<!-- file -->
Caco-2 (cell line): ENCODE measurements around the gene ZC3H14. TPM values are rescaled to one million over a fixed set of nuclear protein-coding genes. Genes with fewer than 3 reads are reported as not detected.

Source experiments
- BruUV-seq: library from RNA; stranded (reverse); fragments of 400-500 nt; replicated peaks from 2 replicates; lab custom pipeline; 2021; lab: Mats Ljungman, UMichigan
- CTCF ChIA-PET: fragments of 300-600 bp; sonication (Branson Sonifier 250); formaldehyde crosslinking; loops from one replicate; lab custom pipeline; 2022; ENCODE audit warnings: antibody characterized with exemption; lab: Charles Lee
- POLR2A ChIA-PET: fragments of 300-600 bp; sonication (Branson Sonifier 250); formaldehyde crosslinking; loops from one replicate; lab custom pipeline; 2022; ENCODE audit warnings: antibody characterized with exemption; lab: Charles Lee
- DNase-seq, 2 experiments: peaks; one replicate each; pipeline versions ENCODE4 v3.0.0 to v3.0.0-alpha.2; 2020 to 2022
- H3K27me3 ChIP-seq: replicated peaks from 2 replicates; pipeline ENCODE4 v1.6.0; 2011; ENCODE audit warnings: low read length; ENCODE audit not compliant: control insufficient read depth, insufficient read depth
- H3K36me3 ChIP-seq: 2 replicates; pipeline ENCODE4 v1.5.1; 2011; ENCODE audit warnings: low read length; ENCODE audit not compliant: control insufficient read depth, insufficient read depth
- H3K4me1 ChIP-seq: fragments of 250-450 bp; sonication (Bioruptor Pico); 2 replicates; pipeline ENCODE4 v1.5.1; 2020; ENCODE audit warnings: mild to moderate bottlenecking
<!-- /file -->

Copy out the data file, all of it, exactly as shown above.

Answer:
Caco-2 (cell line): ENCODE measurements around the gene ZC3H14. TPM values are rescaled to one million over a fixed set of nuclear protein-coding genes. Genes with fewer than 3 reads are reported as not detected.

Source experiments
- BruUV-seq: library from RNA; stranded (reverse); fragments of 400-500 nt; replicated peaks from 2 replicates; lab custom pipeline; 2021; lab: Mats Ljungman, UMichigan
- CTCF ChIA-PET: fragments of 300-600 bp; sonication (Branson Sonifier 250); formaldehyde crosslinking; loops from one replicate; lab custom pipeline; 2022; ENCODE audit warnings: antibody characterized with exemption; lab: Charles Lee
- POLR2A ChIA-PET: fragments of 300-600 bp; sonication (Branson Sonifier 250); formaldehyde crosslinking; loops from one replicate; lab custom pipeline; 2022; ENCODE audit warnings: antibody characterized with exemption; lab: Charles Lee
- DNase-seq, 2 experiments: peaks; one replicate each; pipeline versions ENCODE4 v3.0.0 to v3.0.0-alpha.2; 2020 to 2022
- H3K27me3 ChIP-seq: replicated peaks from 2 replicates; pipeline ENCODE4 v1.6.0; 2011; ENCODE audit warnings: low read length; ENCODE audit not compliant: control insufficient read depth, insufficient read depth
- H3K36me3 ChIP-seq: 2 replicates; pipeline ENCODE4 v1.5.1; 2011; ENCODE audit warnings: low read length; ENCODE audit not compliant: control insufficient read depth, insufficient read depth
- H3K4me1 ChIP-seq: fragments of 250-450 bp; sonication (Bioruptor Pico); 2 replicates; pipeline ENCODE4 v1.5.1; 2020; ENCODE audit warnings: mild to moderate bottlenecking